“Open source” as applied to culture defines a culture in which intellectual property is made generally available. Participants in such a culture are able to improve and modify those products and redistribute them back into the community. Farmavita.Net is now inviting proposals for  “open source pharmaceutical projects”. Web 2.0 based software available at www.farmavita.net is allowing knowledge sharing and management of complex international, multi-center projects.

The open source model can allow for the concurrent use of different agendas and approaches in project development, in contrast with more centralized models of development such as those typically used in pharmaceutical  companies.

Software is not the only field affected by open source; many fields of study and social and political views have been affected by the growth of the concept of open source. Advocates in one field will often support the expansion of open source in other fields, including Linus Torvalds who is quoted as saying, “the future is open source everything.”

The idea of open source is then to eliminate the access costs of the user and the creator by reducing the restrictions of copyright and patent protection. This will lead to creation of additional works, which build upon previous work and add to greater social benefit. Additionally, some proponents argue that open source also relieves society of the administration and enforcement costs of copyright and patent protection. Others argue that society loses through open sourced goods. Because there is a loss in monetary incentive to the creation of new goods, some argue that new products will not be created. This argument seems to apply particularly to the business model where extensive research and development is done, e.g. pharmaceuticals. It is reasonable that huge pharmaceutical  investment into R&D should be protected in case of new medicine development. However, it is easy to figure out that there is substantial quantity of intellectual property which is useless to the owners and is still kept protected or confidential. This case is mutual loss, for owner and for community.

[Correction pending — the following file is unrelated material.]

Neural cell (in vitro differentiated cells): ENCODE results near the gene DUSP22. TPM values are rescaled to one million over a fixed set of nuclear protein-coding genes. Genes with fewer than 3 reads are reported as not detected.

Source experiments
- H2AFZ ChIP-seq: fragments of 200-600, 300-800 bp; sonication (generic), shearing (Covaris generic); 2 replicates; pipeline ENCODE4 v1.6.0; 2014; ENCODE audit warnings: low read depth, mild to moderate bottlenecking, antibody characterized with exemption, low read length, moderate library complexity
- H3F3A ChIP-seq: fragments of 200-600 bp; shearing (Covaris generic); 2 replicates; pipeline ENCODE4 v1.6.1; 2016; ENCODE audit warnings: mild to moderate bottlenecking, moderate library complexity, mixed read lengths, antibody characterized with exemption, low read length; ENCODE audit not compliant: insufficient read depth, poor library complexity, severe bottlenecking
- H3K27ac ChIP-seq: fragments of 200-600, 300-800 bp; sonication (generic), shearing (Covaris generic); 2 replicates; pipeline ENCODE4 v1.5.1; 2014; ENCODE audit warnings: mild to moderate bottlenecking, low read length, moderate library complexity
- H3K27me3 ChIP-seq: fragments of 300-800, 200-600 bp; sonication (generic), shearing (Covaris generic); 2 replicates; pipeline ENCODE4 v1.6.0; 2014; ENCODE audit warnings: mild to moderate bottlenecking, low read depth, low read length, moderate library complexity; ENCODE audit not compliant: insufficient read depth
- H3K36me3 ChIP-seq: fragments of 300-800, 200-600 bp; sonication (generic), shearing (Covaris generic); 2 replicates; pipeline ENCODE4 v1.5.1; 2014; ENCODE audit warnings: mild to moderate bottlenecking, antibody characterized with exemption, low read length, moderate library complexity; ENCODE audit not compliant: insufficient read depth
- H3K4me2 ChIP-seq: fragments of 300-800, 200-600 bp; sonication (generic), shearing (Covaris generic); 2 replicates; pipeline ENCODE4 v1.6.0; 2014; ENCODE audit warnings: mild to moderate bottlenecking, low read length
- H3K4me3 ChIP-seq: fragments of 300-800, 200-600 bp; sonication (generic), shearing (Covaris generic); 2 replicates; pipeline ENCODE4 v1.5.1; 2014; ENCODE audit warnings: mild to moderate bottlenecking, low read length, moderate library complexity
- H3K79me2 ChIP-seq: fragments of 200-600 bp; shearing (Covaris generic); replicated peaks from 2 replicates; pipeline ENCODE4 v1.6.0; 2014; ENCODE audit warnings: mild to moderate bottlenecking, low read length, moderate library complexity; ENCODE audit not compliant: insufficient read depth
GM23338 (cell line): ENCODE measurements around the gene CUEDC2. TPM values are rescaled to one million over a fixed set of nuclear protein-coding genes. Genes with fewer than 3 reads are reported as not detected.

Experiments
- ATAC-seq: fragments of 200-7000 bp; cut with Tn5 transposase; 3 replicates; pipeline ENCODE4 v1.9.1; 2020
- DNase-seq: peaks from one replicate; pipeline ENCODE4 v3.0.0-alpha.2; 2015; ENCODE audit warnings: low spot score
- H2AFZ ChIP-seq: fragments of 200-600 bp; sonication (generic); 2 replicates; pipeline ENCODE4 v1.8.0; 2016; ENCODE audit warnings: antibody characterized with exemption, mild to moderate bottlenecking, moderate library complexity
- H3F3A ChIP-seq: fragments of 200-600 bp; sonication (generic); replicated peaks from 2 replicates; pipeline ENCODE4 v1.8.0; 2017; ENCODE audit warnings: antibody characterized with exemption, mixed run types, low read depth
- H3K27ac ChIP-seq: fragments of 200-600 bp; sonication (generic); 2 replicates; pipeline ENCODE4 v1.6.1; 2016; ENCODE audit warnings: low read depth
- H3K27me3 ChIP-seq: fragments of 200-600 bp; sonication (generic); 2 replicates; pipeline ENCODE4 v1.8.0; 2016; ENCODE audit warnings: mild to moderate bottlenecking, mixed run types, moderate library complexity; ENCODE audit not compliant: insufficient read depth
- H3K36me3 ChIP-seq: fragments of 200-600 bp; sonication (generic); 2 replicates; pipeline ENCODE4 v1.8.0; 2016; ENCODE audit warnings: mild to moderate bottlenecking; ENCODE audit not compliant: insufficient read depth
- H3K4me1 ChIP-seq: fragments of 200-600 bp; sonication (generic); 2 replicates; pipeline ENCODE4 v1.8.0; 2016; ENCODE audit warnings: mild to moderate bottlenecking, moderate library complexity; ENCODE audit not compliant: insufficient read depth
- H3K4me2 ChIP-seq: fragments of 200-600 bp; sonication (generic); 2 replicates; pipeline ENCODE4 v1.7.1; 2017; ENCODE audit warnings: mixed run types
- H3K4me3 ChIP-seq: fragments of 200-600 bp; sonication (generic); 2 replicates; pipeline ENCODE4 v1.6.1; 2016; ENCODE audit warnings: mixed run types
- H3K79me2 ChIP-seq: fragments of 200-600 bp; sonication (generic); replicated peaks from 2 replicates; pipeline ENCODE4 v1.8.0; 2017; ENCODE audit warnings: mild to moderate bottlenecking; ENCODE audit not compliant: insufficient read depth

The open source movement has been the inspiration for increased transparency and liberty in  release of biotechnology research by CAMBIA. The key goal of CAMBIA is to promote open-source innovation in the wider arena of biotechnology. They see open-source as an enabler of innovation, and have developed a suite of technologies, patents and licenses that in their view will give innovators greater freedom to develop and market new biotechnologies.

In biotechnology, intellectual property issues often arise, with much of the enabling technology covered under complicated patents. It is CAMBIA’s opinion that the current regime creates:

  • a requirement for expensive, high-margin applications that fail to address the nutritional and market needs of impoverished societies
  • an environment hostile to competition; the high-capital requirements to acquire and negotiate patent rights denies smaller ventures entry into the marketplace, thus concentrating market power into the hands of the wealthiest companies
  • self-reinforcing barriers to future improvement, as various parties aggressively hoard their IP in fear of losing out, but end up limiting their freedom to innovate, best known as the Tragedy of the anticommons

As a concrete example of IP, the current industry-standard for plant improvement, injecting genes into crops via Agrobacterium tumefaciens, carries with it a thicket of patent rights, held by many parties.